Pictures: imagecomms for ParalympicsGB
There was a medal rush for the Scots in Tokyo on Thursday and Friday, as Owen Miller stormed his way to Gold in the T20 1500m, Libby Clegg retired in style with a silver in the 4x100m Universal Relay, and Sammi Kinghorn took silver in the T53 400m.
For Paralympic debutant Owen, it was a sprint finish – with a smile on his face – to overtake World and European champion and race favourite, Alexandr Rabotnitskii, and secure the win in 3:54.57.
We offer our heartfelt congratulations to Fife AC athlete Owen, his coach Steve Doig – to take gold at a first Paralympics is an incredible achievement.
OWEN MILLER! Remember the name! 🥇
— C4 Paralympics (@C4Paralympics) September 3, 2021
He said after the race: “It feels really good to be Paralympic champion. Sport is a huge part of my life so I am so proud to have won a gold medal. I want to thank everyone back home for their support. They’ve all been watching me at home and that has really helped me to perform well.
“I just knew I could do it so I gave it all I could, I just tried my best. I went for it with 200m to go, I felt really good. I have been really nervous leading into this race but this gives me a lot of motivation for future races and Championships.”
It was always going to be a big day for Libby Clegg as she stepped out in the final race of her Paralympic career, the 4x100m Universal Relay. And she said farewell in style, with a run that earned her first a bronze, and then silver after a disqualification for the Chinese team.
“This is my proudest ever Olympic moment,” she said after the race, alongside guide Chris Clarke and team mates Jonnie Peacock, Ali Smith and Nathan Maguire.
The race followed her run in the T11 200m heats of 27.93 – not quite enough to progress to the semi-finals in that event.
She added: “To finish my career in the Paralympic stadium in Tokyo is amazing. I wasn’t even sure I was going to be here so I’m happy. It has been such an honour to be on such a successful team. There are some incredible young athletes coming through on the Futures programme who are just starting their journey so I’m happy to see them developing out here.”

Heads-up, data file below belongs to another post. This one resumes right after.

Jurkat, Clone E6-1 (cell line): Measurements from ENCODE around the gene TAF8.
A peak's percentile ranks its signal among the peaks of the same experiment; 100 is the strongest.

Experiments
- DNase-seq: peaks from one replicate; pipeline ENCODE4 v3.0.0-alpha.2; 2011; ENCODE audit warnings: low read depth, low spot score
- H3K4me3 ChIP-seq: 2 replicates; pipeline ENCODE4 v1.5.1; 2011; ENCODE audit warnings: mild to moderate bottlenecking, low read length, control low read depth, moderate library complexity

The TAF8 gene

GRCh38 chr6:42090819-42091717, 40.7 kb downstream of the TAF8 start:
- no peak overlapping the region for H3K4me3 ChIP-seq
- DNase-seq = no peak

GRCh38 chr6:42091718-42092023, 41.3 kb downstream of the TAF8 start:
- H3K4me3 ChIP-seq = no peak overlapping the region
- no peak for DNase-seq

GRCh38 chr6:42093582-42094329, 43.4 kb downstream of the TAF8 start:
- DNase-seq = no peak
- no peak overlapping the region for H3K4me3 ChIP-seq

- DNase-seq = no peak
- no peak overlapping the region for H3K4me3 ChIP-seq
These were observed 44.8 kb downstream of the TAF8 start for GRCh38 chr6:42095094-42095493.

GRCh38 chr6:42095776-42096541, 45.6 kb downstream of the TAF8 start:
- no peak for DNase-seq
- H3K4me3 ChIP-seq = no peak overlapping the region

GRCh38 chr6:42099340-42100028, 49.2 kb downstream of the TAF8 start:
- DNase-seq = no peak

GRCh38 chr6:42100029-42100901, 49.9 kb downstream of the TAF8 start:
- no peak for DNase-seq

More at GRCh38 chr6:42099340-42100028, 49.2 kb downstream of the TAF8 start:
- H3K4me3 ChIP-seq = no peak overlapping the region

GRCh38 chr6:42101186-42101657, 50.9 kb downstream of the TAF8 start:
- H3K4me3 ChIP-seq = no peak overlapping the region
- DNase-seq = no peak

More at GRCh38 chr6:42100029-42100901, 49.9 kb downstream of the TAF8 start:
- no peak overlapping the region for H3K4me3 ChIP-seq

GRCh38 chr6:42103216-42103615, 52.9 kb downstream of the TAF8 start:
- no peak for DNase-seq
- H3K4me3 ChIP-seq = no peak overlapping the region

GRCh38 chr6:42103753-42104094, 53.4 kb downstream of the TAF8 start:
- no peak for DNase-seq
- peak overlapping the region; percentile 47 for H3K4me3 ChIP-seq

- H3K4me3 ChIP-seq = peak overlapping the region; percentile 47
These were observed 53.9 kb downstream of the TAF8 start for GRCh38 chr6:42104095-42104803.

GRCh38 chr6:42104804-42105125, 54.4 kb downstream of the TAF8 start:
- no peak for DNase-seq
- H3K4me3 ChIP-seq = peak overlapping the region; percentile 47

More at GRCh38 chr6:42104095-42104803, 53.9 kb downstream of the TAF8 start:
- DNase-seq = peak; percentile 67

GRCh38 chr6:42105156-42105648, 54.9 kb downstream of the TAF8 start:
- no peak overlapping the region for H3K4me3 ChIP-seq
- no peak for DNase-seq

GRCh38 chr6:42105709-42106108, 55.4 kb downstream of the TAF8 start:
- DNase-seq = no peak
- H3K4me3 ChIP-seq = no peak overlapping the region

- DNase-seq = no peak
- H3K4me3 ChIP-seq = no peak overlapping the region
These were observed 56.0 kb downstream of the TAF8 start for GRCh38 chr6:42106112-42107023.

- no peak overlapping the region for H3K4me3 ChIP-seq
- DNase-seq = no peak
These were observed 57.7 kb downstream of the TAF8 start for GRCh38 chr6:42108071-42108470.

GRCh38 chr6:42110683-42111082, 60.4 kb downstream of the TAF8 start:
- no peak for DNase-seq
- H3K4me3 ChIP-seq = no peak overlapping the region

There was a stunning second Paralympic medal for wheelchair racer Sammi Kinghorn, as she took silver in the T53 400m, just 24 hours after earning her first, a bronze in the 100m.
In rainy conditions, it was a superb performance for Sammi and coach Rodger Harkins. She said: “I genuinely thought it was bronze when I crossed the line so I am so, so happy. My arms are so sore that I was happy with third then when they said second it was mad and I am elated.
“It has been an incredible experience. Even for a pandemic Games I have felt so supported. In the holding camp in Yokohama the volunteers were out every day clapping us and, out here, it has felt like a normal stadium because we are getting cheered right from the call room all the way through to here. Although friends and family aren’t here I have felt so welcome.”
Jo Butterfield (pictured) was in action in the F51 Seated Club Throw, taking 4th place with a Season’s Best of 21.77. It was a tough contest that saw a new Paralympic Record of 25.12 thrown by Ukranian Zoia Ovsii. While we know that 4th is always a difficult spot to finish, we offer congratulations to Jo and her coaches Phil Peat and Shona Malcolm for a superb competition.
Ben Rowlings was on the track in the T34 800m with 1:48.21 in his heat for 4th place.
That was enough to send him successfully through to the final, which will fall in the early hours of Saturday morning UK time – congratulations to Ben.
For Mel Woods (below), there was a 59.11 push in the T54 400m heats, not enough for the next round, but she’s had a superb first Games and we know there’s so much more to come as she develops in the sport she entered just two years ago.
She said: “”In this moment I need to remind myself that three years ago I was moving back home with my parents with my life stripped away from me, so to be at a Paralympics, I couldn’t ask for more than that could I?
“The Tokyo experience has given me confidence. I want to be back at a Paralympic Games in three years’ time. I think I need to give myself the belief that if I keep working hard that I can be up competing alongside these athletes in Paris.”